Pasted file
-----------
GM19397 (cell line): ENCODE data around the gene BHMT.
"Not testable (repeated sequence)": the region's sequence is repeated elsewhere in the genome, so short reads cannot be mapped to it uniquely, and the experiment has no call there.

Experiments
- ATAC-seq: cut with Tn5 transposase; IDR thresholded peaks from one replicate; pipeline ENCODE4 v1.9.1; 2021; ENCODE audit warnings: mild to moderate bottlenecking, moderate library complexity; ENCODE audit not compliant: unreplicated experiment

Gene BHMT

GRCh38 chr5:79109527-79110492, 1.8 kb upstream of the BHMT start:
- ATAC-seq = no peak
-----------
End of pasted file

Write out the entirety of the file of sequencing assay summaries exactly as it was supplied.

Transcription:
GM19397 (cell line): ENCODE data around the gene BHMT.
"Not testable (repeated sequence)": the region's sequence is repeated elsewhere in the genome, so short reads cannot be mapped to it uniquely, and the experiment has no call there.

Experiments
- ATAC-seq: cut with Tn5 transposase; IDR thresholded peaks from one replicate; pipeline ENCODE4 v1.9.1; 2021; ENCODE audit warnings: mild to moderate bottlenecking, moderate library complexity; ENCODE audit not compliant: unreplicated experiment

Gene BHMT

GRCh38 chr5:79109527-79110492, 1.8 kb upstream of the BHMT start:
- ATAC-seq = no peak